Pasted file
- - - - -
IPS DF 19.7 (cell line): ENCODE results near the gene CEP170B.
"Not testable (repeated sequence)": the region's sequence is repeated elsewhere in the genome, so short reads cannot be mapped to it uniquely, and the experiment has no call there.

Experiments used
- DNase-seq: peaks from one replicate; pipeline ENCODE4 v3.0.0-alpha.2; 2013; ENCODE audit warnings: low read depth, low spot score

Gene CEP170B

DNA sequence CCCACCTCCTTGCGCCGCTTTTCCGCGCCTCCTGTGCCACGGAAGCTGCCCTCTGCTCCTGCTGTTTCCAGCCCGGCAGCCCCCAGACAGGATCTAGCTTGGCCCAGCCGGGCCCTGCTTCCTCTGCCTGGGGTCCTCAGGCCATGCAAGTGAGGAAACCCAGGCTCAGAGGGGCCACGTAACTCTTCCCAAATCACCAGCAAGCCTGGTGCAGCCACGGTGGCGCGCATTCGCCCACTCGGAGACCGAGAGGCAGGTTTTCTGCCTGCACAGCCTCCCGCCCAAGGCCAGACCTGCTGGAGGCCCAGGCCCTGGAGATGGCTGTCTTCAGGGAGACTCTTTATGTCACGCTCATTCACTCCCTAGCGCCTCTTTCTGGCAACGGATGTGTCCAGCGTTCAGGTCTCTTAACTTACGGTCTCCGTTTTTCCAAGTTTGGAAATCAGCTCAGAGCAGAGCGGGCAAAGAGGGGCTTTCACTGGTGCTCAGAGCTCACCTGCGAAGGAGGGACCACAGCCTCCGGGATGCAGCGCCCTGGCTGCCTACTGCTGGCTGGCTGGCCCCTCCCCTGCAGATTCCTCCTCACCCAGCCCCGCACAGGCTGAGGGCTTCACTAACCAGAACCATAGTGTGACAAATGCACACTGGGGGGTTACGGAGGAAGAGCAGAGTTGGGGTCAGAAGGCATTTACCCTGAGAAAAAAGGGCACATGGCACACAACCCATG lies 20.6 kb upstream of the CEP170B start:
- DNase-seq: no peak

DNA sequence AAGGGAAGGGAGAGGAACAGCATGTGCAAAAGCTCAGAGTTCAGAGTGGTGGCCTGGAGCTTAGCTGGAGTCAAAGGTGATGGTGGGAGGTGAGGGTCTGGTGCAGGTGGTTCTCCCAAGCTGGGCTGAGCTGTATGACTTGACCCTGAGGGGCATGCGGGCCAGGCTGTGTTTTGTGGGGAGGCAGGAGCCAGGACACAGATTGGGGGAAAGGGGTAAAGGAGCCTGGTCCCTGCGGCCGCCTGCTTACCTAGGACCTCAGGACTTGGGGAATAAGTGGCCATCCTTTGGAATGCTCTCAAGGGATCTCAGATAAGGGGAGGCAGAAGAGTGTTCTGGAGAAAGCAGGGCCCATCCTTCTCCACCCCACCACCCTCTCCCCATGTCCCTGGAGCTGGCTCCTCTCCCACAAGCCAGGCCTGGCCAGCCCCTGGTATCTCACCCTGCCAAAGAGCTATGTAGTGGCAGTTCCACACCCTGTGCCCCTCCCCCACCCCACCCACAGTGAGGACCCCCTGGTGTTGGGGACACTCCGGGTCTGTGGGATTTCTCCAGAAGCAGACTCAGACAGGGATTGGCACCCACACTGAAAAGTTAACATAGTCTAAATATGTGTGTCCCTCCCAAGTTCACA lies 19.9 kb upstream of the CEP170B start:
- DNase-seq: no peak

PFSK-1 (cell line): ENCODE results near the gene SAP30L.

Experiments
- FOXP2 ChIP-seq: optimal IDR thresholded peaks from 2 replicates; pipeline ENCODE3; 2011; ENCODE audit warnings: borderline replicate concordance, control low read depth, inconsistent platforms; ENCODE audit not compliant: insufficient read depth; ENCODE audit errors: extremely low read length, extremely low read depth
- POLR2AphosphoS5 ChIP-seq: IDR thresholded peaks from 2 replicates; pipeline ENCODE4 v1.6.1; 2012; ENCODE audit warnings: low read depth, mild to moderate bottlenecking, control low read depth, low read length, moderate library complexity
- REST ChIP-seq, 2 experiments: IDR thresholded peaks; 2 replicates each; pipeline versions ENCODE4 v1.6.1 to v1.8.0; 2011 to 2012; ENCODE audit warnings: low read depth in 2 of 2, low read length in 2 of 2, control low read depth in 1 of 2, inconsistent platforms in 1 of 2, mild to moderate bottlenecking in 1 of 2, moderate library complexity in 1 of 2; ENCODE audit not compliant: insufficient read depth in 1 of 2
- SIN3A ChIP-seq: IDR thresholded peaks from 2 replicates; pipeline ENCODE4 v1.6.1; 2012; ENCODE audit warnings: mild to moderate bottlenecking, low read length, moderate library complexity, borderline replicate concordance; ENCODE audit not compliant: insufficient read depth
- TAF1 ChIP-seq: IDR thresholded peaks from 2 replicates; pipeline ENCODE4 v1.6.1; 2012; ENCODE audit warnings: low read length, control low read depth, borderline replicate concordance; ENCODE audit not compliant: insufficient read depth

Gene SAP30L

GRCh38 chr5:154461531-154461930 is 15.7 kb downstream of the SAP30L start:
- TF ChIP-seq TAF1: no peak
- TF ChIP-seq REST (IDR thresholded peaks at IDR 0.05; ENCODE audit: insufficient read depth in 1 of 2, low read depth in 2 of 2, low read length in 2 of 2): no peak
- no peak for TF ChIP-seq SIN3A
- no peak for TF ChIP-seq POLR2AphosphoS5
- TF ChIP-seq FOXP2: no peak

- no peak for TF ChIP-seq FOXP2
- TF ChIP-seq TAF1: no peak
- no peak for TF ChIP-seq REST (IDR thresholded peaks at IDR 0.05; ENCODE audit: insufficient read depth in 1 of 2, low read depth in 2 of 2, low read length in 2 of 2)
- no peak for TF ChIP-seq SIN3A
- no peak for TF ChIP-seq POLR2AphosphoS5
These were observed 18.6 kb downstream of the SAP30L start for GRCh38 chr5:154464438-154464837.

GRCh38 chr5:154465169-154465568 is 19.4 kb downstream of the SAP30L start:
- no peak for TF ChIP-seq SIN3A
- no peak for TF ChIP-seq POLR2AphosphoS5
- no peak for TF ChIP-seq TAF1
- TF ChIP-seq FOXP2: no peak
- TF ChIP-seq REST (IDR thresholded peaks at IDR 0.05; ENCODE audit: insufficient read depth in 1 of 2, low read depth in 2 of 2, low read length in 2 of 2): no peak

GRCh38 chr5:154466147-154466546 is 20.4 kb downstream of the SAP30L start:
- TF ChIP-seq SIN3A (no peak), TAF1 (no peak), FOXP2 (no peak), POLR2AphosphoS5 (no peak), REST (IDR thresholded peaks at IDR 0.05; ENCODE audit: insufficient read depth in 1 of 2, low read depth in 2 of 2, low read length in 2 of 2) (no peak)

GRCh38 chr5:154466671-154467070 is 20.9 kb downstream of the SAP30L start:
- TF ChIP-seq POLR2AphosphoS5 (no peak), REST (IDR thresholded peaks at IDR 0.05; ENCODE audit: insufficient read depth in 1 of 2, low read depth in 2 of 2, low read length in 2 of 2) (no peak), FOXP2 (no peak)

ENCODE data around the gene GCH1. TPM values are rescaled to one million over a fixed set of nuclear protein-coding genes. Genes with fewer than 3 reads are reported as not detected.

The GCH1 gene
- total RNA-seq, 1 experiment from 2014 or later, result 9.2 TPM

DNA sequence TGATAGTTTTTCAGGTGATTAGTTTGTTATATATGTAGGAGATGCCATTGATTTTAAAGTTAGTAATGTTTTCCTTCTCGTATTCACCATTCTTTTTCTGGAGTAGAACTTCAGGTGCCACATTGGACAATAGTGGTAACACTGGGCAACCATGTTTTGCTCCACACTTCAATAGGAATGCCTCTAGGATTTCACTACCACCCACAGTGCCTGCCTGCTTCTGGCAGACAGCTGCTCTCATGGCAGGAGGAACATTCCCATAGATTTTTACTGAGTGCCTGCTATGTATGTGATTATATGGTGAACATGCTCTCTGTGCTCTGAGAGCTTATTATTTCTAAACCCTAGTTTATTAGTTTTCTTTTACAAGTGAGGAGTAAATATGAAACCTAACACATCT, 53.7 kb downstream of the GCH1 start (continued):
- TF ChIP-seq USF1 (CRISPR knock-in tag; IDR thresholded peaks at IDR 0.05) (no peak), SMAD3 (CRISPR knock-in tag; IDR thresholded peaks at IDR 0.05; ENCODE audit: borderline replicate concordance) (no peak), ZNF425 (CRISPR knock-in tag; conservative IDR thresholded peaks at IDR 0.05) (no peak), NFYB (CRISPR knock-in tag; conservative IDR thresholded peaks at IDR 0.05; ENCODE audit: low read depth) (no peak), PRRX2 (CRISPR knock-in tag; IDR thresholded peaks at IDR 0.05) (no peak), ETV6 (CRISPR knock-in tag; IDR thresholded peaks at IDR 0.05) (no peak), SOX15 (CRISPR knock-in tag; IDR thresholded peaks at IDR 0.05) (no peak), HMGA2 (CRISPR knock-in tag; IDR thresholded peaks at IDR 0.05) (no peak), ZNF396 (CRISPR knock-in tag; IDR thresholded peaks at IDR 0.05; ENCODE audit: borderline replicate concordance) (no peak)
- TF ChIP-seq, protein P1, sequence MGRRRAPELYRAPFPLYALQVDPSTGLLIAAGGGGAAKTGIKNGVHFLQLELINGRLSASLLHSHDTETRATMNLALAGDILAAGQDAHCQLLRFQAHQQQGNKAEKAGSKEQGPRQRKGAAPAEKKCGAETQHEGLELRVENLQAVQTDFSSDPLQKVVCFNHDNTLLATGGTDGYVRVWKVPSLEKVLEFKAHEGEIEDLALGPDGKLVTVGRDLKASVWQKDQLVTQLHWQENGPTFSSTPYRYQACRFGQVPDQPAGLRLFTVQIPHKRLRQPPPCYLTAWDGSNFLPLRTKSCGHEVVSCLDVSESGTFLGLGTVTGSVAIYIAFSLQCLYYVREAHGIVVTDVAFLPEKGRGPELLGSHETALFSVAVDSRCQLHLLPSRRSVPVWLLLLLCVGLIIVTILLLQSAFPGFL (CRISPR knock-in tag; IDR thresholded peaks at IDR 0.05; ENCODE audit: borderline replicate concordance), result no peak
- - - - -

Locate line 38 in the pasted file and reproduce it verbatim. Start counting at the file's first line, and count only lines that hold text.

GRCh38 chr5:154466671-154467070 is 20.9 kb downstream of the SAP30L start: